I talk honestly and openly about my experiences with mental illness, fibromyalgia, and chronic fatigue syndrome through the lens of feminism, fat acceptance and process theology. I also do recipe and book reviews. My mission is to spread the message that hope is always real for a better life, despite living in a world that is often very harsh.

Monday, December 17, 2012

Is Rise of The Guardians a Racist Movie?

**It has come to my attention that several of the characters are actually aliens, including the bad guy.  Some people are of the opinion that this makes the movie not racist.  I still stand behind my opinion that there should be more people of color represented in the movie and in children's movies, in general.  I still think that if there is an evil character that is represented by darkness, then there should definitely be some good characters who are dark-skinned too.  I still believe that always positing darkness as evil is racist.  But I did concede that perhaps the fact that some of the characters are aliens does change some of the racist overtones that I see from the advertisements, and so I changed the title of this blog post from a statement to a question.  What do you think?**

Here are pictures of the good guys and the bad guy from the new children's DreamWorks' movie, Rise of The Guardians.  Look at both pictures and see if you can tell me what the problem is!

Good Guys:


Bad Guy:

 
If you guessed that the problem is that only the bad guy is a person of color, then you would be correct!  This trope is so tired-so often the only people who are of color in a movie or a book are the characters that we're supposed to hate and when these images are used over and over again, the message that gets internalized is that Black people - or any other people of color - are evil.  Now, I get it, "darkness" is inherently scary; people are naturally afraid of shadows, you say.  To this I say that it is not exactly "darkness" that people are afraid of, but rather the unknown.  There is a potential for violence that is scary, because it is unseen, but I would argue that this is more a product of our culture, than of darkness, itself.  If darkness, itself, was so scary, then blind people would be forever paralyzed by fear, but that is not the case.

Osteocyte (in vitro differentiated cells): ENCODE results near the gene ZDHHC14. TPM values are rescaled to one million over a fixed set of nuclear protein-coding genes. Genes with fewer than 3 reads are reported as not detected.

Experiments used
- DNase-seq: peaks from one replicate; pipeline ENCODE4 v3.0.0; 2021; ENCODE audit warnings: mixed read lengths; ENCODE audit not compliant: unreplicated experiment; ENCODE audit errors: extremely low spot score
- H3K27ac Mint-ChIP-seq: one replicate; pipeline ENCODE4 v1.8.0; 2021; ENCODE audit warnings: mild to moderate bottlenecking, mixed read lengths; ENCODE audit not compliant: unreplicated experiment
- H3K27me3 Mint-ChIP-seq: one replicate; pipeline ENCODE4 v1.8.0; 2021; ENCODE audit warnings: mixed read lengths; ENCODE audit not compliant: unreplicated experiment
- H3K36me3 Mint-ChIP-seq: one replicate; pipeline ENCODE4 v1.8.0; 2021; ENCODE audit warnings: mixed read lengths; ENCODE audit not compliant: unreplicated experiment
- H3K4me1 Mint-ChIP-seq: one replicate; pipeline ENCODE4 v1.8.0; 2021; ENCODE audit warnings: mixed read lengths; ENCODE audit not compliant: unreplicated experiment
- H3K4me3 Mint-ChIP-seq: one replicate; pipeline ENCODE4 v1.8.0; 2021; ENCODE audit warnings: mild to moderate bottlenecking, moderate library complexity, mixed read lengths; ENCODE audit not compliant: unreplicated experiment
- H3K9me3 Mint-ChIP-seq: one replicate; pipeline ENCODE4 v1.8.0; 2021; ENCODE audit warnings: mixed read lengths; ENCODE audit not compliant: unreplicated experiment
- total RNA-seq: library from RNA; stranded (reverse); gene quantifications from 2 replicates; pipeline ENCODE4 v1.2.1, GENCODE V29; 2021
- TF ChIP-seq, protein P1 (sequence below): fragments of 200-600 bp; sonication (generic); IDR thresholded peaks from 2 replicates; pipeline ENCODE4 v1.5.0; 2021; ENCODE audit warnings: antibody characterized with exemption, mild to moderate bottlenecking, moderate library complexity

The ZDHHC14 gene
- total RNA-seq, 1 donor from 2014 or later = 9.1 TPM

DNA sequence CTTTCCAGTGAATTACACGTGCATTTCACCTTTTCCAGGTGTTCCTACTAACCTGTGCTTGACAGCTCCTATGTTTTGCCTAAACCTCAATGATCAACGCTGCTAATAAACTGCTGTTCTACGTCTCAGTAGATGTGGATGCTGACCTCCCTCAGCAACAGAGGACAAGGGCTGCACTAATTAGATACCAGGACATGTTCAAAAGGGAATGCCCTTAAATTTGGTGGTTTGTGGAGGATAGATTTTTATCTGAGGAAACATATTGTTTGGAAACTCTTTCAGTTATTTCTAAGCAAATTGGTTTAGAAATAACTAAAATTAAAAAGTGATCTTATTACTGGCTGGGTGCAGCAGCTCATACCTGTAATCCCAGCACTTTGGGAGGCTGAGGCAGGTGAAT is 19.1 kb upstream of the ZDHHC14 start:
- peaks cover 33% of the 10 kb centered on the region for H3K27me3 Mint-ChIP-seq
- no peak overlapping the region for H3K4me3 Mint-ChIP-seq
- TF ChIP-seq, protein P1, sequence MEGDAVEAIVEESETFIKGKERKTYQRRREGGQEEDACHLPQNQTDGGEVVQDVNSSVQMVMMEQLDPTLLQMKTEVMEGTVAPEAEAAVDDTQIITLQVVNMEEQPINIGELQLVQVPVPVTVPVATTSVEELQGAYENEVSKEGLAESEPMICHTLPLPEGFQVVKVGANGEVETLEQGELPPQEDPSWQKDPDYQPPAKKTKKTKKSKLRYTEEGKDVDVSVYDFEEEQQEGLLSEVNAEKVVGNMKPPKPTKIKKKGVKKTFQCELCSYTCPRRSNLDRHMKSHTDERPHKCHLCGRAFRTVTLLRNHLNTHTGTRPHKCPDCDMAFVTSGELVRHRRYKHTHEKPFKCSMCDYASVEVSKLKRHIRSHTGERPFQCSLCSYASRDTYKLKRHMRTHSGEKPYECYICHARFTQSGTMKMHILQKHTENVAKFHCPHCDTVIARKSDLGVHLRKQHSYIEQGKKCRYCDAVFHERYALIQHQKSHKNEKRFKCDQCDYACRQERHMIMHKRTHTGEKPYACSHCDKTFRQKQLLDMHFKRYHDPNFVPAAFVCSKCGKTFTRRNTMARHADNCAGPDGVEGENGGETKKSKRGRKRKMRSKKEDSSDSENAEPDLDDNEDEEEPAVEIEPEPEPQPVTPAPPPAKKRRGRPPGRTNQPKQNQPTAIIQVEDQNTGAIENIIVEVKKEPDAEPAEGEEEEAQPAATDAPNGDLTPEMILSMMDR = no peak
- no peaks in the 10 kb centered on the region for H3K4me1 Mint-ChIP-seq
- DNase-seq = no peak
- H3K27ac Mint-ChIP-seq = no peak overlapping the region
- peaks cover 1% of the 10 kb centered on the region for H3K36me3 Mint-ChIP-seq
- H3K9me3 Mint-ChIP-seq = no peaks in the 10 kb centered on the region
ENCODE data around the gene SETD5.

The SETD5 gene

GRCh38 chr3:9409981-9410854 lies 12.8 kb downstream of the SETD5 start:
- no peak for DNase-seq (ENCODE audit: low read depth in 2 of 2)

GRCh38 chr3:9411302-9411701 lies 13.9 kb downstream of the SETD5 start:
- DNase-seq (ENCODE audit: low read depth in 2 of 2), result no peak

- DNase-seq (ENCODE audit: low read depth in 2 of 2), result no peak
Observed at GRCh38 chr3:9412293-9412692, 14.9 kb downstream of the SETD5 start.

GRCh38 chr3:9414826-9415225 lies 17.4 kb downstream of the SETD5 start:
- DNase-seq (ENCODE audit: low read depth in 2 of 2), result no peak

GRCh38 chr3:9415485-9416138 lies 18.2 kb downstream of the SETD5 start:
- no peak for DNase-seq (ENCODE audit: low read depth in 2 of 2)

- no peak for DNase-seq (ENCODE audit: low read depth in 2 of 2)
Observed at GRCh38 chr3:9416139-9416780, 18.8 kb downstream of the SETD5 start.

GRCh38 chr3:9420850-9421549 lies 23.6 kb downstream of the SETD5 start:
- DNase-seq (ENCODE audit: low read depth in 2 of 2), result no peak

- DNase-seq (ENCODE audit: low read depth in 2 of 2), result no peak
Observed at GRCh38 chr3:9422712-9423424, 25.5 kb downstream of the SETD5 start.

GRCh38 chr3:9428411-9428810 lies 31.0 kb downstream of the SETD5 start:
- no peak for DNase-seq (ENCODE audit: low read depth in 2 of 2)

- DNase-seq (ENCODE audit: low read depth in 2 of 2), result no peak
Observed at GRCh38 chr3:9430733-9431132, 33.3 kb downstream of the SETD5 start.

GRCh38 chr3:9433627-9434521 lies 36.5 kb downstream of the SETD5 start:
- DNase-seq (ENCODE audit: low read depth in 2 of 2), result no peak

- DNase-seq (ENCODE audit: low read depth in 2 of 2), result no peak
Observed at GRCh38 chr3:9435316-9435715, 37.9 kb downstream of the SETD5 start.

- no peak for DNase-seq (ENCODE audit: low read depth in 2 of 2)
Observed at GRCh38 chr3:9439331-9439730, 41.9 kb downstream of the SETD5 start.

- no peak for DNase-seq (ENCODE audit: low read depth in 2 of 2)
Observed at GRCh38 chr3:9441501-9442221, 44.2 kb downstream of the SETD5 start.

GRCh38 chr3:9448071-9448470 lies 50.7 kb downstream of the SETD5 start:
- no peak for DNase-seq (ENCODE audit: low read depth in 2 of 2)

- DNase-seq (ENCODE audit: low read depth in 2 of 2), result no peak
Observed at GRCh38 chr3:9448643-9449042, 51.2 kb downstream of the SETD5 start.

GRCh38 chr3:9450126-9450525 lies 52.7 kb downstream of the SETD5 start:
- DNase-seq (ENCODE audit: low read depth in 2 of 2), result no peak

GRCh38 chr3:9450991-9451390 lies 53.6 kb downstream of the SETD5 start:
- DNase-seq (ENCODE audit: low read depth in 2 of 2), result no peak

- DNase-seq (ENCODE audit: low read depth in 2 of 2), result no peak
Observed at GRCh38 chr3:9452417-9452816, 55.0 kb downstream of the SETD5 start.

It almost seems that the makers of this movie have gone out of their to enforce the idea of whiteness being always the good guy, because there are so many obvious choices for characters of color.  This is an animated movie, as such the creators are not bound by normal laws of nature, meaning the animators can create a character to look however they want.  They don't even have to follow normal skin colors - why not make all of the tooth fairy green and blue and yellow? Why not make the elves red?  I can see why Jack Frost would need to be White - he is, after all the maker of frost, which is a white substance, but I do not see the need for any of the other characters.  I guess you could say that Santa Claus should be White, as that is how he is traditionally seen, and yet it is not unheard of to have a Santa of color.

 (Look!  One quick search using Google images brings up this lovely Black Santa candle holder!)